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, Anti-Military Pedagogy.
A League for the Suppression of Tin
Soldiers has recently been founded in
Prance. Its theory is that the savage
instincts of the young are excited by
the uso of such toys. The boy who
sets up a gaily painted soldier and
then bowls him over with a marble is
thereby training himself some day to
march away to the sound of fife and
drum. Ho may even be awakening
those gory instincts which will make
of him a Hannibal or a Napoleon to
drench whole continents in blood. The
paper doll is harmless, tho toy fire
engine only a nuisance, but death and
destruction lurk in the tin soldier. It
must be abolished.
This is, on its face, a momentous
and at the same time a practical re-
form. It betokens Gallic finesse. The
Czar attempted to eradicate war by
calling a Peace Congress at The Hague.
But the adult generation is hopelessly
Imbued with tho martial spirit. The
nations showed their unwillingness to
beat their swords into plowshares and
their spears into pruning hooks.- Eph
riam is joined to his idols. He is to be
let alone, but his eons are to be led
arigh't. No youthful 'hearts are to be
Btirred at the sight of a martial array
of glaring-eyed tin soldiers standing
in battle line or ready to be blown
from tho mouth- of a toy cannon in
which a rubber band does duty for
power. Harmless . wholly sheep that
t "ble,4t when the string is pulled are to
:.i '&. h$ P.l.a9,9. . of the war-inspiring
'""tt must' tie a'dmi'it$a that the" League
for the Suppression of Tin Soldiers is
working along the lines of the new
pedagogy. Good psychology demands
. that the twig be bent aright. The only
question is whether the society is go
ing far enough.
Why should the tin soldier be abol-
" ished when nothing is said against
the toy cannon? Ought not the fife
and drum to be made to follow in the
train of the departing military gim
crack? The mimic battleship both
the-one that trundles about On wheels
and the other which navigates tho, mill
pond cannot consistently be allowed
to 'remain. Noah's ark filled with
curious wooden animals whose legs
break off at unexpected" moments
would make safe substiti- 3s. A tor-
- ough revision of the list of playthings
should be made as soon as the league
gets in running order. It must issue
an index expurgatorius.
Societies affiliated with the League
for the Suppression of Tin Soldiers
will be organized throughout Europe
Uf ir- ytJtiwvV
. Monarch Grubber
will pull a. stump 7
' -feet acro-ssand is
guaranteed to stand a
strnin nf 'Avmnn n.
For cntnlOffuo and
discounts of first ma
chine, nddrosa MON
ARCH GRUBBEK MFG.
Co., Lono Tree, Iowa.
TO DEALERS WHO WArf
PURE MAPLE SYJRUP
which has tho finest flavor in
. existence, for their fancy trade .
' and in tho finest package in. the
United States writeto : : : :
R.E.FRENCH, - - Medina, Ohio
and America. The dawn of tho goldon
age is at hand. When children grow
to maturity without coming in con
tact with tho horrid influence of the
military toy, nation will not longer
war against nation. With these vic
ious martial figures removed from the
nursery another generation may see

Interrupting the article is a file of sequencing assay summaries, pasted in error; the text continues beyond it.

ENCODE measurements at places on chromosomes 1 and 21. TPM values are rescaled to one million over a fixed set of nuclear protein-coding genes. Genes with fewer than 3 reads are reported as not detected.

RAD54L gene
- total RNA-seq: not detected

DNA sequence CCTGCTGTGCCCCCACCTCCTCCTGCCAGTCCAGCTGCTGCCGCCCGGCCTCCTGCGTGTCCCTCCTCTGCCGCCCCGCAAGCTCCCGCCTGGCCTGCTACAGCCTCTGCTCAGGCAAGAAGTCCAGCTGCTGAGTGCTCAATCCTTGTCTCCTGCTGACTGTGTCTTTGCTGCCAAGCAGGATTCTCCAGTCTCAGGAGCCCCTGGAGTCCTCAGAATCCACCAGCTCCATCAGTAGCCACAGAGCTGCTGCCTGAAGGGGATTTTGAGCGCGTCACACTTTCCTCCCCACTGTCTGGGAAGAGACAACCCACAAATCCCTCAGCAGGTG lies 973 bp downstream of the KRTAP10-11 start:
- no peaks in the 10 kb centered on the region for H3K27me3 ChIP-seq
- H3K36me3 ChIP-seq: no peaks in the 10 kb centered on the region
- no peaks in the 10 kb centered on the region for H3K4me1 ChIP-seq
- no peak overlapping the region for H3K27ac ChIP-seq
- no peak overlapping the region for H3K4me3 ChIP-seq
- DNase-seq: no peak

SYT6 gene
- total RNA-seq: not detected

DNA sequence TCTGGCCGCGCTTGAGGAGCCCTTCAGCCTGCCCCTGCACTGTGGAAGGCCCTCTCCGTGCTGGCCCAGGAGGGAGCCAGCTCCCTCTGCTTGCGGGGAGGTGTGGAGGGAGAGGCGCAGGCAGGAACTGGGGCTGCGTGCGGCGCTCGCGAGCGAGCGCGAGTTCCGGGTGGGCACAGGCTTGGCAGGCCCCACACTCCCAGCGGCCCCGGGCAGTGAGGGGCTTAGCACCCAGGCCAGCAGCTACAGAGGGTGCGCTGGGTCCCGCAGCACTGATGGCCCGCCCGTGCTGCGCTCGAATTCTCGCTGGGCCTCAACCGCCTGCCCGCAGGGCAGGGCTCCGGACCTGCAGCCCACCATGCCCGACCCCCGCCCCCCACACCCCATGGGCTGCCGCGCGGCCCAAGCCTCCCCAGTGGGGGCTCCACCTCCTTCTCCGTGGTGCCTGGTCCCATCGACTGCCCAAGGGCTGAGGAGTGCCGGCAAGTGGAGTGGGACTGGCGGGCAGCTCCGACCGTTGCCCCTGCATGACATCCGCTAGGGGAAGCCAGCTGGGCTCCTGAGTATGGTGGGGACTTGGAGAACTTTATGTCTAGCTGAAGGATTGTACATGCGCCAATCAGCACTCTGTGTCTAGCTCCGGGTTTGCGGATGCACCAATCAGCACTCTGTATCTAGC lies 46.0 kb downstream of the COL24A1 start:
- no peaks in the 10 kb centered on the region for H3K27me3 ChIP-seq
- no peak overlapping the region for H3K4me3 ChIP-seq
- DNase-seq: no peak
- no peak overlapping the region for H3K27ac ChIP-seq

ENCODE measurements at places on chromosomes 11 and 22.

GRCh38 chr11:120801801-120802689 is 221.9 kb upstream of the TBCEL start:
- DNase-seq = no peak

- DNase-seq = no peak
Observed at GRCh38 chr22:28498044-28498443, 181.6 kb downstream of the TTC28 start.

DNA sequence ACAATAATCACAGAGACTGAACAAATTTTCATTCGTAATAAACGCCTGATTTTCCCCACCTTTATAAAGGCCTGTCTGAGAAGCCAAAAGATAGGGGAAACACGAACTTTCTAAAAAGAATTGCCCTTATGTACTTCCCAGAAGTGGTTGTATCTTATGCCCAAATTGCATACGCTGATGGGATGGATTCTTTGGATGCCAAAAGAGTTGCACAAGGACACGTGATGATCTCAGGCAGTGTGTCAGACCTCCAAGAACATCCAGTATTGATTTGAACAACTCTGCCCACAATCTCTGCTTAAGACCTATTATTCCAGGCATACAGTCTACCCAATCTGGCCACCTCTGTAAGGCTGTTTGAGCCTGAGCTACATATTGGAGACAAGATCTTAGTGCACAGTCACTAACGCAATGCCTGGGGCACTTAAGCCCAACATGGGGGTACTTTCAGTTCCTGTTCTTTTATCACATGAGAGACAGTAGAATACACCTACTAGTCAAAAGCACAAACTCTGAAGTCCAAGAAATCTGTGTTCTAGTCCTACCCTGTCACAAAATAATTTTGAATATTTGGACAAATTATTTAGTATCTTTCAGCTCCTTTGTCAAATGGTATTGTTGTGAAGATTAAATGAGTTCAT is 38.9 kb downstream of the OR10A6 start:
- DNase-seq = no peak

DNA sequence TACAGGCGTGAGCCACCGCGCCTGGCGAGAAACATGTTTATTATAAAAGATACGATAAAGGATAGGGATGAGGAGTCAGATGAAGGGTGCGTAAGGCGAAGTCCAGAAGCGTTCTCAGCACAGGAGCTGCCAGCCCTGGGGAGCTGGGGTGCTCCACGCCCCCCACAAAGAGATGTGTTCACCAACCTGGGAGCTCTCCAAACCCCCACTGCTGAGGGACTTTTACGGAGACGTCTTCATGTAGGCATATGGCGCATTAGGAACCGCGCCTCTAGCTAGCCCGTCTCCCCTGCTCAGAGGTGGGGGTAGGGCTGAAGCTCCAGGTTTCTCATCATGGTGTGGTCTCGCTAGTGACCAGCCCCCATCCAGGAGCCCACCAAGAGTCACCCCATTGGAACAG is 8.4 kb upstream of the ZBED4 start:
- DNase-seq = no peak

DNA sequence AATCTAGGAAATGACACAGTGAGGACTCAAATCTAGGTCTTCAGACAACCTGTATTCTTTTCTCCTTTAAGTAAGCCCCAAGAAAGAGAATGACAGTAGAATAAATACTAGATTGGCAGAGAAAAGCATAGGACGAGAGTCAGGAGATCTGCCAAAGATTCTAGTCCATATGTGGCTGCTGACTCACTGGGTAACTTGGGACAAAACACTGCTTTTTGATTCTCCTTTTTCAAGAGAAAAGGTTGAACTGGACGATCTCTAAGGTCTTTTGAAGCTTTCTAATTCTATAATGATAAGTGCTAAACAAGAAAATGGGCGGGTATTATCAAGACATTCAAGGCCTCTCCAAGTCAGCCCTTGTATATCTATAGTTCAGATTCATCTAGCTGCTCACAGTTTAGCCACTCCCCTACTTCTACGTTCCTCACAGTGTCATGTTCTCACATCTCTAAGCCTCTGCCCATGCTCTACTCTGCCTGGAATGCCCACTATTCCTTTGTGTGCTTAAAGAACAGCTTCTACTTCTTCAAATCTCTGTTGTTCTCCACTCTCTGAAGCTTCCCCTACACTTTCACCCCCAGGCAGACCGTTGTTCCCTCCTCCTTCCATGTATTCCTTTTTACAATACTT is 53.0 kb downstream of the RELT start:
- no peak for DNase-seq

the beginning of the thousand years of
peace. The league is right. A has le
tin soldier! Vive le Noah's ark!
Kansas City Star.
Real Trouble With British Army.
Kipling, the poet of empire and the
glorifler of the British army, says of
his country's ofllcers that they "are as
good as good can. be, because their
training begins early, and God has ar
ranged that a clean-run youth of the
British middle classes shall, in tho
matter of backbone, brains and bowels,
surpass all other youths." From the
exuberant fancy of the romancer turn
to the sober testimony of facts. "It
has been within the last five years
constantly officially reported that at
musketry inspection some 70 or 80 per
cent of the men did not know the dis
tances to which their rifles were
sighted on back and dial sights, and
that officers and non-commissioned of
ficers could not give correct commands
for opening fire." This is not the
biased opinion ot a foreigner. It is a
sentence from an English magazine ar
ticle written by Lieutenant Colonel
Pennington, formerly in command of
the Second Battalion of the Northumb
erland Fusiliers the term battalion
in England corresponding with regi
ment in the United States. Colonel
Pennington's ' assertion seems almost
incredible, yet it is not probable he has I
maliciously and untruthfully held up
his brother officers to the derision of
military men the world over, or that a
magazine so careful of its reputation
as the Fortnightly Review would stand
sponsor for such an amazing charge
unless it had full confidence in the
writer. After reading Colonel Penning
ton's article it is easier to understand
why disaster was reported from South
Africa. Two sentences show the utter
disorganization that prevails: "Com
manding officers of battalions in Eng
land are unanimous in stating In gen
eral terms that they never see their
battalions; and it follows that captains
of companies rarely see their comman
ders. Under such conditions, to ex
pect war efficiency is to expect a mod
ern miracle." And this explains in
efficient marksmanship: "The cap
tains rarely see their companies for in
structional purposes except during the
limited period of some three weeks
when an" official curriculum of exer
cises is carried out, and again for a
hurried fortnight when musketry is
rushed through. A Maurice Low, in
Our Claim Against China.
The United States is going to make
a claim on China for $25,000,000 on ac
count of damage to the life and prop
erty of citizens of the United States
during the recent trbubles in northern
.China. This amount, is. much smaller
than the European nations will de
mand, but it is at least ten times as